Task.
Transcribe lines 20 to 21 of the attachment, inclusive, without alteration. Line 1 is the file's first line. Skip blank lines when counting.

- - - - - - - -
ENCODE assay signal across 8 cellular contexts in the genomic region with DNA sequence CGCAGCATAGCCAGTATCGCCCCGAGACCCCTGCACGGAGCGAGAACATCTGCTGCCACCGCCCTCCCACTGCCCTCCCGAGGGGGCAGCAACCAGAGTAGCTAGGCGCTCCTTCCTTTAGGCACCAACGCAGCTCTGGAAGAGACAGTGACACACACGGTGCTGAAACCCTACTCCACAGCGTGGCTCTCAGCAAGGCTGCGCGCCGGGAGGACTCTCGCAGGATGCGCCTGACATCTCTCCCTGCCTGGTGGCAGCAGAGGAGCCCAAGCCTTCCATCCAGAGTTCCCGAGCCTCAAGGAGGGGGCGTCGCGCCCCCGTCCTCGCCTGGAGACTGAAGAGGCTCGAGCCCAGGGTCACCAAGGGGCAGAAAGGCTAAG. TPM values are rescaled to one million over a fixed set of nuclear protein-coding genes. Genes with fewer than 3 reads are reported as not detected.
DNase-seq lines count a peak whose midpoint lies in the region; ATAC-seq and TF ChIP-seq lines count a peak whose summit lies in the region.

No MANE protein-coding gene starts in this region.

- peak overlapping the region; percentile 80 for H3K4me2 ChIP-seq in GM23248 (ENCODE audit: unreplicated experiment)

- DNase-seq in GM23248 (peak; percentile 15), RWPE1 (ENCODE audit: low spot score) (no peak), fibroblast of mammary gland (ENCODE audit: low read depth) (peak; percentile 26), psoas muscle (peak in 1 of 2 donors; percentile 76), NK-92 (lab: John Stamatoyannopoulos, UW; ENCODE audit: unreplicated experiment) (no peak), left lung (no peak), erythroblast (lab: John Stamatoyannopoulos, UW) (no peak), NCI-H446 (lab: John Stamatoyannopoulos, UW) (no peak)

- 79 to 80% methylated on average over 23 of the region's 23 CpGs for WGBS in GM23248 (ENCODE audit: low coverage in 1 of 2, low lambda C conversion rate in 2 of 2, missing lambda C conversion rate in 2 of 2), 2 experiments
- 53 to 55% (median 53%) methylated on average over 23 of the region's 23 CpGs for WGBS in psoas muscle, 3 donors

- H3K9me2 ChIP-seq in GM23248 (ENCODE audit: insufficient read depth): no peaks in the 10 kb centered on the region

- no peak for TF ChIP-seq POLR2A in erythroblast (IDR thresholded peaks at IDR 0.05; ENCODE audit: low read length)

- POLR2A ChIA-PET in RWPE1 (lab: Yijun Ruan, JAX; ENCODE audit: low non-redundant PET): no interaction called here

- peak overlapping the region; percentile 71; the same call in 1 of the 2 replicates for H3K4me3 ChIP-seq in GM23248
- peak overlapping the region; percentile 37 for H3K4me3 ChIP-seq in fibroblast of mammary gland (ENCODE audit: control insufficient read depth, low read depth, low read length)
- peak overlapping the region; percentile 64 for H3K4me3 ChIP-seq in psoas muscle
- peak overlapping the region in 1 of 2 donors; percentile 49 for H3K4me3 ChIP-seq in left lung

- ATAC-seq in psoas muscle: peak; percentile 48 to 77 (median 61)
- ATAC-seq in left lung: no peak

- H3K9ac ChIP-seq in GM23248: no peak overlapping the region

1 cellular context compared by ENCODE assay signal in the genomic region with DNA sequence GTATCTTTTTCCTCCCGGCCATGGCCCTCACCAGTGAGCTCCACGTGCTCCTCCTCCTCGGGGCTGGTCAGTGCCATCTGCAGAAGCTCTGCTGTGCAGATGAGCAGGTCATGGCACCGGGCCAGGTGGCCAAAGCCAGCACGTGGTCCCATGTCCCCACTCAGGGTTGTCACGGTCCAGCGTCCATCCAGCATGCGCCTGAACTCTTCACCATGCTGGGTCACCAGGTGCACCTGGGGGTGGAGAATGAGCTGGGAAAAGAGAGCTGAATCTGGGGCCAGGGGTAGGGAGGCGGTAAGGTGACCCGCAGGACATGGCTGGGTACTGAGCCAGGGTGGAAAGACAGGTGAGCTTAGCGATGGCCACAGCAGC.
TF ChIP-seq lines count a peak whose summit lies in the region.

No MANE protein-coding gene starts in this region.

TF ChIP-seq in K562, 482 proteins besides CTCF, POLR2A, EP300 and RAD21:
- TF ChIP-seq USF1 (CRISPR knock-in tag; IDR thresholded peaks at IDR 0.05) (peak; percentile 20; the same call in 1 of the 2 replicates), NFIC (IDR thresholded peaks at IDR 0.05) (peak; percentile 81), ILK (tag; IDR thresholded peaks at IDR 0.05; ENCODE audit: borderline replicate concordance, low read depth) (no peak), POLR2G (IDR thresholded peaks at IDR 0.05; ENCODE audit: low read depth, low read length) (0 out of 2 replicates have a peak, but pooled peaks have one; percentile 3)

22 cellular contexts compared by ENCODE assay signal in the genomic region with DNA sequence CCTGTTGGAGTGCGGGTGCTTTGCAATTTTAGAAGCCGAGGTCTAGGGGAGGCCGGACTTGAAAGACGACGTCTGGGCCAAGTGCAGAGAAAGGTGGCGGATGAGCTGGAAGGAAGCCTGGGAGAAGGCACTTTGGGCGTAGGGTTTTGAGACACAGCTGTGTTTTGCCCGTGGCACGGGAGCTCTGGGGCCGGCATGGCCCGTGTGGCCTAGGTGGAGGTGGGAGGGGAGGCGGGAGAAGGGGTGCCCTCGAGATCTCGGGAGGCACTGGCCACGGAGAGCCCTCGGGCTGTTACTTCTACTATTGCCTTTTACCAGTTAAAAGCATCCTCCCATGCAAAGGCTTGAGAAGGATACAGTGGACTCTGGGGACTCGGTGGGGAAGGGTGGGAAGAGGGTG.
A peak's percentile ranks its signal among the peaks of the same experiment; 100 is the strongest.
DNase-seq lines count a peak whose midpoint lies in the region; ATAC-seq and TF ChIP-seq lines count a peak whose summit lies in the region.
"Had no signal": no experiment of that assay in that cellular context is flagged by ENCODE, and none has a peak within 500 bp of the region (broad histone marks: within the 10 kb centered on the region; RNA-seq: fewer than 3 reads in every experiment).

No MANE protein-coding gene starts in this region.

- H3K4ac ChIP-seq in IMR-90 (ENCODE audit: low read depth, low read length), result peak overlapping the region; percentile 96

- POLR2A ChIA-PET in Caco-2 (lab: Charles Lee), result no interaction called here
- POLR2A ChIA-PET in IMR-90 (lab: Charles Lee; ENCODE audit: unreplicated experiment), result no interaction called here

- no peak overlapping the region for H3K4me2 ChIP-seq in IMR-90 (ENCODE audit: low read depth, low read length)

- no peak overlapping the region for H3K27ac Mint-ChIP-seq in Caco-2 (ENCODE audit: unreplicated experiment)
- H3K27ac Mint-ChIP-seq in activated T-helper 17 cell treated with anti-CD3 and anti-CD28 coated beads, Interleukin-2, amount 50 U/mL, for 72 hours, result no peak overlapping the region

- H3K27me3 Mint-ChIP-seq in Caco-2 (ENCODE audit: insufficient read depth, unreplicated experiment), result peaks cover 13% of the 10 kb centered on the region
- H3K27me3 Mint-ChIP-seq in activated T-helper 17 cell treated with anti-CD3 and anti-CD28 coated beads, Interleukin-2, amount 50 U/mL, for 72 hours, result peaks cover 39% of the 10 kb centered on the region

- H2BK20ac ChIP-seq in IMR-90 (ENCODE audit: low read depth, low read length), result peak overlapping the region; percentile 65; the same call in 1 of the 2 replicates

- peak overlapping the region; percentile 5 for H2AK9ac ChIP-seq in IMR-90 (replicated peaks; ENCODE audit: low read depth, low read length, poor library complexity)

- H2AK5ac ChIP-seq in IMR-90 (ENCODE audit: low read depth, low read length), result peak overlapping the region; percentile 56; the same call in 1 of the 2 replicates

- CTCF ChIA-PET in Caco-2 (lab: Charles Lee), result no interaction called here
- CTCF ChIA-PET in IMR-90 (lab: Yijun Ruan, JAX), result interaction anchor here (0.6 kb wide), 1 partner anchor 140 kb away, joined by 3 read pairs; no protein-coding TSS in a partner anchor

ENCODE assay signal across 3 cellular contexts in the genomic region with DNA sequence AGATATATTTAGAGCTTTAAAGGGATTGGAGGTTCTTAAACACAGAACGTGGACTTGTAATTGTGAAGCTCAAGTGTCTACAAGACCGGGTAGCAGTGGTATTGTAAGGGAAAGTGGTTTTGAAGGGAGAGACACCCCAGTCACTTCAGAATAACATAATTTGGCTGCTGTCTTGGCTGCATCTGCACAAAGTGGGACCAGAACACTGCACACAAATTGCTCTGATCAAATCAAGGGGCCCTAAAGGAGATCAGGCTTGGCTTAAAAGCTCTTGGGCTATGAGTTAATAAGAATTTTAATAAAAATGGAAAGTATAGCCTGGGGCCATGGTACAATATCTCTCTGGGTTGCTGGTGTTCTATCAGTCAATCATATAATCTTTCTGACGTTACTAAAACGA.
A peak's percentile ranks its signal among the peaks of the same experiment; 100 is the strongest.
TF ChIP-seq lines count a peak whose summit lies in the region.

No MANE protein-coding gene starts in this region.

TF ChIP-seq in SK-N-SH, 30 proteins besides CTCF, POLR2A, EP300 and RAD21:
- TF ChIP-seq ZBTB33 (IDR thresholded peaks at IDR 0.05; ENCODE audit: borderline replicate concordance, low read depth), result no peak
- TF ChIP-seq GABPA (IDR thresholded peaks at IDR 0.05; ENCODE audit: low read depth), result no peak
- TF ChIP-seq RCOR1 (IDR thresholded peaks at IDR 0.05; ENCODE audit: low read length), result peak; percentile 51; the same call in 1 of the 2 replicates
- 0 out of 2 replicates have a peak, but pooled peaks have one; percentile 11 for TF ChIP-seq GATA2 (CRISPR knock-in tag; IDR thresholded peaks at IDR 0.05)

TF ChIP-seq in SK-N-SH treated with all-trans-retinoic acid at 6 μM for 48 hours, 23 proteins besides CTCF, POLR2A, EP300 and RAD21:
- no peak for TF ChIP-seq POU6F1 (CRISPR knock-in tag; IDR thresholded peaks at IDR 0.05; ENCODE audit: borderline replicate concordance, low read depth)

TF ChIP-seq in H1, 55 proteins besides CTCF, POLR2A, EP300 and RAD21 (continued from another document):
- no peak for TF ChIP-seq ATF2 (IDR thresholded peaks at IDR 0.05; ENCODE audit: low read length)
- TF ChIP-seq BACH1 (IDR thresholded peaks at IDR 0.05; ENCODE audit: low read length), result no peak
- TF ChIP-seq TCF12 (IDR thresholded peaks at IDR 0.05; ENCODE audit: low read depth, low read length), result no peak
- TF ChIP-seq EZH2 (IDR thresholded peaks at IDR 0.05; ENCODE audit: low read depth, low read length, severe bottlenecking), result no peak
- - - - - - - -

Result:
No MANE protein-coding gene starts in this region.

TF ChIP-seq in K562, 482 proteins besides CTCF, POLR2A, EP300 and RAD21: